The RET Money-WasterOctober 27, 2014
ELECTRICITY bills are a huge worry for many Australians. In coming months a lot of people will receive the biggest household utility bills they have ever seen.
The latest figures from the ABS show that in the five years to June 2012, Australia’s retail electricity prices rose by 72 per cent with even higher increases in Melbourne and Sydney.
The Queensland Competition Authority’s annual report revealed recently that 344 households were disconnected every week in the Sunshine state due to non-payment of electricity bills.
Senators and Members, however, don’t need to worry about whether staying warm in chilly Canberra might send them broke. Perhaps if they had to pay for their own heating and air conditioning in Parliament House, it would concentrate their minds on the very important discussion we need to have on the future of the Renewable Energy Target
The repeal of the carbon tax will help, but studies show that the Renewable Energy Target has an even greater impact on the bottom line, reducing our living standards and the competitiveness of our entire economy.
The dramatic surge in power bills has been a major factor in the decline of our manufacturing sector and the loss of thousands of jobs. In little more than ten years the RET has rocketed Australia from almost the cheapest to almost the most expensive electricity in the world: Australian states occupy four of the top six spots only beaten by Denmark and Germany. These countries are also sapped pointlessly with punishing renewable energy policies producing small amounts of extremely expensive, intermittent power that has to be backed up by fossil fuel power anyway.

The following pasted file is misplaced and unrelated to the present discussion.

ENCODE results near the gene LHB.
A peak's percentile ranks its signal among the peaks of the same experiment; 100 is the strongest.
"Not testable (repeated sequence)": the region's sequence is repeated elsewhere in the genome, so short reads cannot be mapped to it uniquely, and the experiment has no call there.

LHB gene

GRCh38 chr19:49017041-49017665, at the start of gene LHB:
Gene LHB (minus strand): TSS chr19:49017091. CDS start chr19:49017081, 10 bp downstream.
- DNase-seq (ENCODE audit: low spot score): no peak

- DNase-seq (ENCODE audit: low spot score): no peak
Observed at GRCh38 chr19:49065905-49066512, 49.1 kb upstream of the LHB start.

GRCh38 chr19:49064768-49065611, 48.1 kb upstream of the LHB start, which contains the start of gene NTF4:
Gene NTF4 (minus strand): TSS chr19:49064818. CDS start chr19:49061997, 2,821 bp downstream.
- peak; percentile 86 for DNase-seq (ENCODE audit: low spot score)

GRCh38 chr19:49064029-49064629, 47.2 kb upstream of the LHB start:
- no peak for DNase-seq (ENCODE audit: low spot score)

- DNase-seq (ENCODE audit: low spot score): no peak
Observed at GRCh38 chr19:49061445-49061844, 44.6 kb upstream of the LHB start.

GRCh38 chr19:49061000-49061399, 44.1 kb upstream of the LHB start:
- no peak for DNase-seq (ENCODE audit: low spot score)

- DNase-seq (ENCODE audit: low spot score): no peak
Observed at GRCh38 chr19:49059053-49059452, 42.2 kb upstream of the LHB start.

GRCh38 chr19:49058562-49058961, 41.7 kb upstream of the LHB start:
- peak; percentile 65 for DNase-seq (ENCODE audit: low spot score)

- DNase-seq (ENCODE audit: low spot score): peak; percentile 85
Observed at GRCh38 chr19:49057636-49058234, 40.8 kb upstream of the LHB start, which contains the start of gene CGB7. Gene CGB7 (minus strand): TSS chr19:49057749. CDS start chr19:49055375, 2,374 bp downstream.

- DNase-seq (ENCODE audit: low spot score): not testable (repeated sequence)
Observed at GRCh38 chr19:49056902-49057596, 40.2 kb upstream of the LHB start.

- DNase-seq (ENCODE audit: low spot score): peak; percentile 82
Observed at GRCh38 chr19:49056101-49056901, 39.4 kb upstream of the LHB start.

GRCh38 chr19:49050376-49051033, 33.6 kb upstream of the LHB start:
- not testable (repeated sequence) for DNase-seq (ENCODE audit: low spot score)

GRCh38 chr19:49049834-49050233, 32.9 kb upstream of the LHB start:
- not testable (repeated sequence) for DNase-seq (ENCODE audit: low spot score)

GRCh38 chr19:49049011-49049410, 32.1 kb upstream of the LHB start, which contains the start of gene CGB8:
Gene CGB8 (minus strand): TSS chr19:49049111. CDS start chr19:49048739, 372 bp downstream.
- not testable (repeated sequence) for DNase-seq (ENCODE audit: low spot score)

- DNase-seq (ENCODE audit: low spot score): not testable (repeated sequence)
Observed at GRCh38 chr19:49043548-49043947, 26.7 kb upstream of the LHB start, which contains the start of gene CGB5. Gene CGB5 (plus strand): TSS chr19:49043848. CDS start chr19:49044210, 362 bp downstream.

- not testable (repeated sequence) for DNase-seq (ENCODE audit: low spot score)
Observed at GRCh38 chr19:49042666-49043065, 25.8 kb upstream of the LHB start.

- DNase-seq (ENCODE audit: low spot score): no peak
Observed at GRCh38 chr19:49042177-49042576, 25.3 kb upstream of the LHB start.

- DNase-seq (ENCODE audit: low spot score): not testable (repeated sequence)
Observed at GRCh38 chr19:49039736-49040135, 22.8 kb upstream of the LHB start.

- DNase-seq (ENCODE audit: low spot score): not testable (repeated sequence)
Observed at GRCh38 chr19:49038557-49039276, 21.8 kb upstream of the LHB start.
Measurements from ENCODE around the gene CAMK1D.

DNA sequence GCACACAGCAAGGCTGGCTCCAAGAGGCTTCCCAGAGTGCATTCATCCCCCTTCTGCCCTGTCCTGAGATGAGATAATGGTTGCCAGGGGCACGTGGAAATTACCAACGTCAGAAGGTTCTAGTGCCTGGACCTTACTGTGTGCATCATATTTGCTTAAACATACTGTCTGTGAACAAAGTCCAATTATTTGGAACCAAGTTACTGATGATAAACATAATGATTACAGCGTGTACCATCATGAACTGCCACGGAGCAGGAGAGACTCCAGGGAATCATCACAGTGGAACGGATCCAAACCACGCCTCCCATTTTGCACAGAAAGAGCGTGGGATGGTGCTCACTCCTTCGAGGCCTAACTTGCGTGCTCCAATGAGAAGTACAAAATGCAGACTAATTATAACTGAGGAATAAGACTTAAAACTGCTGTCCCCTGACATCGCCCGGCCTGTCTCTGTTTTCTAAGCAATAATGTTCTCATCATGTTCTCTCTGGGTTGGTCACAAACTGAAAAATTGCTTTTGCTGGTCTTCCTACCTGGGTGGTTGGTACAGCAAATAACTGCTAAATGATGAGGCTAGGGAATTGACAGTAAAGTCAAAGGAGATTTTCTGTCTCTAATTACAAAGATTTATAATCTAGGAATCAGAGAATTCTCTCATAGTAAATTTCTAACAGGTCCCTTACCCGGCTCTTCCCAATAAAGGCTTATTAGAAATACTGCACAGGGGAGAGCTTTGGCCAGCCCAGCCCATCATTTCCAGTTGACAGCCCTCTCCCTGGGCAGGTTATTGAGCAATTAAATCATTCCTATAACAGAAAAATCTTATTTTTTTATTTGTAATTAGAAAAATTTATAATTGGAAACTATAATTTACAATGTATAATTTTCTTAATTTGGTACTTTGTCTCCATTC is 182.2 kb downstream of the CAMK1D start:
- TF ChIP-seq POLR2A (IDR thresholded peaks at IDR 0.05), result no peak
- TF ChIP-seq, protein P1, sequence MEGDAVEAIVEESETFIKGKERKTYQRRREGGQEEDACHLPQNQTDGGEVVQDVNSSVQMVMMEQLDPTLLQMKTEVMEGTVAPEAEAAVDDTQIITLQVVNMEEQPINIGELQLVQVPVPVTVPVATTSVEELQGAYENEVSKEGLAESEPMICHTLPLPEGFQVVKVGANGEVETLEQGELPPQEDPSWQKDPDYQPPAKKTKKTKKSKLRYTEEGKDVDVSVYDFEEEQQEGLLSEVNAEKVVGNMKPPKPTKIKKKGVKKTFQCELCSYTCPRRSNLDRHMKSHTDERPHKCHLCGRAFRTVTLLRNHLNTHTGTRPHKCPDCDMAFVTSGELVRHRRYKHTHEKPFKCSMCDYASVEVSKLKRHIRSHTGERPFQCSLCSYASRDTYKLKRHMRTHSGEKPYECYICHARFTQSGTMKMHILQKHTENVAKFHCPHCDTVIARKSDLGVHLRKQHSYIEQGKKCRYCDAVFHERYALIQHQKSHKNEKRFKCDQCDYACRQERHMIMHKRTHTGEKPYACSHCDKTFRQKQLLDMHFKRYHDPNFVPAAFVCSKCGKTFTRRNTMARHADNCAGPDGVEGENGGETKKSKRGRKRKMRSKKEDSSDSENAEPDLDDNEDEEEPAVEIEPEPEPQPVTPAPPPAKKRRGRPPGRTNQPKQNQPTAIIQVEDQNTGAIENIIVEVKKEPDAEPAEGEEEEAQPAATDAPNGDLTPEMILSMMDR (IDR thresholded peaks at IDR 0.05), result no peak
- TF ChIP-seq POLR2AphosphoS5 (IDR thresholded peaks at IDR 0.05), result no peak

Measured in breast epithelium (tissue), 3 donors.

Contrary to claims by industry lobby groups mostly representing Big Wind producers, merchant bankers and consultants, it is no coincidence that power prices went up so steeply when mandatory renewable energy targets were introduced.
A report from the accounting firm Deloitte showed that the RET will stifle the economy, cost jobs and drive up prices, and is a very inefficient means of reducing greenhouse gas emissions. It concludes that abolishing the RET would increase real GDP by $29 billion in net present terms relative to the RET continuation.
The chief beneficiary of the RET is the wind industry, which receives Renewable Energy Certificates currently worth about $30 for every megawatt of electricity it produces, on top of the price paid to them for electricity generated by wind turbines. The certificates are funded by electricity customers as a hidden charge on their bills.
The net effect of this subsidy is to hand an additional $17 billion of
our money to these companies over 15 years for no measurable environmental benefit.
It is undisputed that despite being a mature technology the wind generation industry is not viable anywhere in the world withoutgovernment or customer subsidies. It is just government mandated corporate welfare.
Grant King, CEO of Origin Energy, one of Australia’s largest electricity retailers with extensive interests in gas as well as wind energy generation said last year that the RET will be the main driver of electricity price rises by 2020. He also said that renewable energy costs now accounted for 14 per cent of electricity bills, up from 2 per cent five years ago. For larger users it accounted for 30 per cent of their bills.
If Labor, the Greens and Clive Palmer really care for social justice they will not allow working families, pensioners and the disadvantaged to be ripped off by wealthy wind generators anymore and they will back abolition of the RET.